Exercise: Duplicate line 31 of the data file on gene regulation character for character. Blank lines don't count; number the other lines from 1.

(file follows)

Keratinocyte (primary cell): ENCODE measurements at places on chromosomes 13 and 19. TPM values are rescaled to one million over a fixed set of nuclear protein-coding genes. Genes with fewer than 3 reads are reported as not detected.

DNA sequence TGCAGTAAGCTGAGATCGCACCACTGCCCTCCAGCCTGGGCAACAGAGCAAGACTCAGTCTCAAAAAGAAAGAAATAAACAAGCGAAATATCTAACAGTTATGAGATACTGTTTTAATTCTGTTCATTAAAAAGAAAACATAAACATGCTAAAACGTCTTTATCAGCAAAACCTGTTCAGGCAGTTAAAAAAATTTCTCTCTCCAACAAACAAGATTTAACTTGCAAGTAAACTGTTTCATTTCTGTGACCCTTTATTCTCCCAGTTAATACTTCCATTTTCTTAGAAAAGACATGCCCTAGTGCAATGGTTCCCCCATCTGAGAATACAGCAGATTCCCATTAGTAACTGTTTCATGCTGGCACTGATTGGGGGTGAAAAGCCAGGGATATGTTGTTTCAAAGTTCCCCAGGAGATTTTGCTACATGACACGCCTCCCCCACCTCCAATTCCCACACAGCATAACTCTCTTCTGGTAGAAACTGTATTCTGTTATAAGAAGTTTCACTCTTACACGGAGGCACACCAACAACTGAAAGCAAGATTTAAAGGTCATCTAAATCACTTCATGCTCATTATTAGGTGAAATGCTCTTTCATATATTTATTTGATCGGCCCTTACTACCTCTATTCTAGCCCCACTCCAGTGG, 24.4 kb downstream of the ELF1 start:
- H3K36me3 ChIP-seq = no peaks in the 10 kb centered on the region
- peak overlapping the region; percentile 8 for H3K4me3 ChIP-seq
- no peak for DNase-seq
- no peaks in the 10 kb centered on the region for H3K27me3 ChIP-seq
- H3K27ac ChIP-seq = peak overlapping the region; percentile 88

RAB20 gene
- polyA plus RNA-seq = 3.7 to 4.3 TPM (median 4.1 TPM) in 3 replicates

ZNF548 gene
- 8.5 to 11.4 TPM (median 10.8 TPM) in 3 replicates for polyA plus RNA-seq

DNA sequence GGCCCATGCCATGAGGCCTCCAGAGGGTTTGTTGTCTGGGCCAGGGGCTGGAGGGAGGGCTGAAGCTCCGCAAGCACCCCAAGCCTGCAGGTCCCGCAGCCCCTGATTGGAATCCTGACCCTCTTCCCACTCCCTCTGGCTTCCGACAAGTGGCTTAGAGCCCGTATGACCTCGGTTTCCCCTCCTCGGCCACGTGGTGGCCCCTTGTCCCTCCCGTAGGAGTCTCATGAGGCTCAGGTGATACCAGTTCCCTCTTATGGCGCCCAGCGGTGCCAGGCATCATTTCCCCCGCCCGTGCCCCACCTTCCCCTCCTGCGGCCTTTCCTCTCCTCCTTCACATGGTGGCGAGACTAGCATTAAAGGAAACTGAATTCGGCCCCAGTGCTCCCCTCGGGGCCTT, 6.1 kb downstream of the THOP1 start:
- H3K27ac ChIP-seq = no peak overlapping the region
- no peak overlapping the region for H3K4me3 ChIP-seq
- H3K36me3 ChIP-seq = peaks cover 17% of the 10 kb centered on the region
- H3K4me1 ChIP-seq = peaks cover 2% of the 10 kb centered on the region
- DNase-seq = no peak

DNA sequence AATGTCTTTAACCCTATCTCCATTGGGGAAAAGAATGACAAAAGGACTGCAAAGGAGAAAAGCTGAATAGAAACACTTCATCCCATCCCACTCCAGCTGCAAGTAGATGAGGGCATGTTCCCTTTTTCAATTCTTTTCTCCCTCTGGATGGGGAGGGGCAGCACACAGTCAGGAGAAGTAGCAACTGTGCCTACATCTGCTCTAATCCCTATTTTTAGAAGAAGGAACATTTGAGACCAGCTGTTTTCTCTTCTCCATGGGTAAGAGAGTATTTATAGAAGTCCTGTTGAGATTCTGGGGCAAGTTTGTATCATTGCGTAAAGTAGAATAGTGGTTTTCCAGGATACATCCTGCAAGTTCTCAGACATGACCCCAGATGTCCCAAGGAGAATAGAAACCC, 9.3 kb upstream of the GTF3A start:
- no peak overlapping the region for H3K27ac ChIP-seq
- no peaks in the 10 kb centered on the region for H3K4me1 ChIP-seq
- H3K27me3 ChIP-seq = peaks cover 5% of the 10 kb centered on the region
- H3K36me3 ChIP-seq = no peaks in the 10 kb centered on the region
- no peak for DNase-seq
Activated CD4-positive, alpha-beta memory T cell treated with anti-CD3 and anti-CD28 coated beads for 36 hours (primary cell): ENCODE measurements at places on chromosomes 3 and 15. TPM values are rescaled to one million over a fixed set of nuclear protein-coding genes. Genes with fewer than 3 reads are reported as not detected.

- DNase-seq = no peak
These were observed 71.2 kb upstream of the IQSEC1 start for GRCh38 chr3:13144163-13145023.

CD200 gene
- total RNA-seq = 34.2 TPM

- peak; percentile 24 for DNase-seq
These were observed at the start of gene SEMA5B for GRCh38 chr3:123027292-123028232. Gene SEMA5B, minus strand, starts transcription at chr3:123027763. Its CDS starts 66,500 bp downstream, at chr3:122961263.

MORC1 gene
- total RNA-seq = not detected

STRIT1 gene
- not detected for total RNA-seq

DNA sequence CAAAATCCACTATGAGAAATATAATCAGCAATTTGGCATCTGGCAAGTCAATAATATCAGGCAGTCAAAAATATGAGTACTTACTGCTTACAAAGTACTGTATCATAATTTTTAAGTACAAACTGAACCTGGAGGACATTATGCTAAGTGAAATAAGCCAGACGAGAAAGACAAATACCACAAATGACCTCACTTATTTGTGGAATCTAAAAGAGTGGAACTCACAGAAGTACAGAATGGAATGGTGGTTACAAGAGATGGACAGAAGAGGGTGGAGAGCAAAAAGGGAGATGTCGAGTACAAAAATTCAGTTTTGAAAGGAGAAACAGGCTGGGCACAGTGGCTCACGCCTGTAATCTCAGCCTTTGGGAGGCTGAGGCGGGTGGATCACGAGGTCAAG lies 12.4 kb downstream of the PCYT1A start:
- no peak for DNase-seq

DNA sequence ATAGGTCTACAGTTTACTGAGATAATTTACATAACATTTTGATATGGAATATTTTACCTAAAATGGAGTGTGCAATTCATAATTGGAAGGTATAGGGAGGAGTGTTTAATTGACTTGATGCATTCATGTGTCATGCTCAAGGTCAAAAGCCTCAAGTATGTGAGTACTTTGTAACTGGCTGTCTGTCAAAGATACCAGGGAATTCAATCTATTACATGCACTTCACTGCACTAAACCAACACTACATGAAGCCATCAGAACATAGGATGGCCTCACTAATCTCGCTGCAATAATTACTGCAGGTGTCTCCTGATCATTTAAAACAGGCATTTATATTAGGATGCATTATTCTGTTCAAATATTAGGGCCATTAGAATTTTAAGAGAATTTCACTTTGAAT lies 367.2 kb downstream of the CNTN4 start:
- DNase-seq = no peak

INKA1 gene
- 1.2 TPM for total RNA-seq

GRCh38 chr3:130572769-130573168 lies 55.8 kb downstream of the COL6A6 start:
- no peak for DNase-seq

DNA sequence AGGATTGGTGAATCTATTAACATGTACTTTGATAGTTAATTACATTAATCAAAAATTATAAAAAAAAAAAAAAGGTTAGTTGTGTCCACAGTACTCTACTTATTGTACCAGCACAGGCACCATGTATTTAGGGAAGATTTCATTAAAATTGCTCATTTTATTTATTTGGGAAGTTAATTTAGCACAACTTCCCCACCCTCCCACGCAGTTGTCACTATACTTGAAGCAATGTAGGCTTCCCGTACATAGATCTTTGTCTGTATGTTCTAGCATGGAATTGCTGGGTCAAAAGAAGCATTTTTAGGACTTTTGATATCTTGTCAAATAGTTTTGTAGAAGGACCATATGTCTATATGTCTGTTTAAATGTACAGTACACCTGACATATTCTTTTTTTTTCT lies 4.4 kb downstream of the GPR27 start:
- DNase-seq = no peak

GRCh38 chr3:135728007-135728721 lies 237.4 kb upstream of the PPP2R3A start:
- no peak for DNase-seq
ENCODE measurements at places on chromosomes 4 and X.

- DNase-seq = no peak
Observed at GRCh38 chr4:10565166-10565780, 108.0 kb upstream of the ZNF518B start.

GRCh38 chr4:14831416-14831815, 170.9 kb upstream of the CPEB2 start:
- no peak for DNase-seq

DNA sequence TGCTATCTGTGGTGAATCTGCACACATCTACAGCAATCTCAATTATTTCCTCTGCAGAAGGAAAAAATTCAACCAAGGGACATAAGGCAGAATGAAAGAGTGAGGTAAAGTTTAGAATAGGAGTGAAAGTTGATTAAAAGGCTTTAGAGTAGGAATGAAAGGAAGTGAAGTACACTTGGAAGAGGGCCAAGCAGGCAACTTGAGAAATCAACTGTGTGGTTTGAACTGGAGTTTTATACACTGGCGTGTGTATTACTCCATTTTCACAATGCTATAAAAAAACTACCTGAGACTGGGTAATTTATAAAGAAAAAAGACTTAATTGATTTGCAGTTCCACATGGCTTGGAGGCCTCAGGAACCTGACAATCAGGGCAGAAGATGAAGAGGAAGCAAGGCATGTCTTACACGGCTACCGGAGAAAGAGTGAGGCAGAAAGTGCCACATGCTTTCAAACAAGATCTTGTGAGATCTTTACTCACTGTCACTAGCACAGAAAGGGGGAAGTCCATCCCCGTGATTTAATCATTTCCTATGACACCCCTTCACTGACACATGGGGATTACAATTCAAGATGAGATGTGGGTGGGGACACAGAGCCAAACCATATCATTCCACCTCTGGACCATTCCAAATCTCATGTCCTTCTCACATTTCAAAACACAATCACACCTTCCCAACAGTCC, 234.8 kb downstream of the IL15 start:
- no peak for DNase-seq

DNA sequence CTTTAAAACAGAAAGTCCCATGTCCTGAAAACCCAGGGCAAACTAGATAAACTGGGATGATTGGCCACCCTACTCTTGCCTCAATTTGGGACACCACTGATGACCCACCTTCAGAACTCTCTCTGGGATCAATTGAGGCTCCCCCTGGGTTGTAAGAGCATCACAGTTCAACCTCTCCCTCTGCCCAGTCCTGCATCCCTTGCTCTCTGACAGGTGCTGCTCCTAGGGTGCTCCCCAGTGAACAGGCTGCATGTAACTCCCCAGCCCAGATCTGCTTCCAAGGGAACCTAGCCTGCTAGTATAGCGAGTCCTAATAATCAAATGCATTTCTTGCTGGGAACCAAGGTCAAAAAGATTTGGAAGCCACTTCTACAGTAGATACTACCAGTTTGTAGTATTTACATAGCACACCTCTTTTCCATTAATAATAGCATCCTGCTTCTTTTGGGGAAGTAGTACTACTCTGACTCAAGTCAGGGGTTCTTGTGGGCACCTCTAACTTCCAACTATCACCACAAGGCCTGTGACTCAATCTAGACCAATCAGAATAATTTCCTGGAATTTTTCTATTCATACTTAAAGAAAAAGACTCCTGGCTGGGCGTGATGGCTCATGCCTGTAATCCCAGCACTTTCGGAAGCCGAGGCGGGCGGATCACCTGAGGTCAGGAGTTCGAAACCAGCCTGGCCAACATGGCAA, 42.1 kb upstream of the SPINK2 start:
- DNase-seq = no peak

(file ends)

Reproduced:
MORC1 gene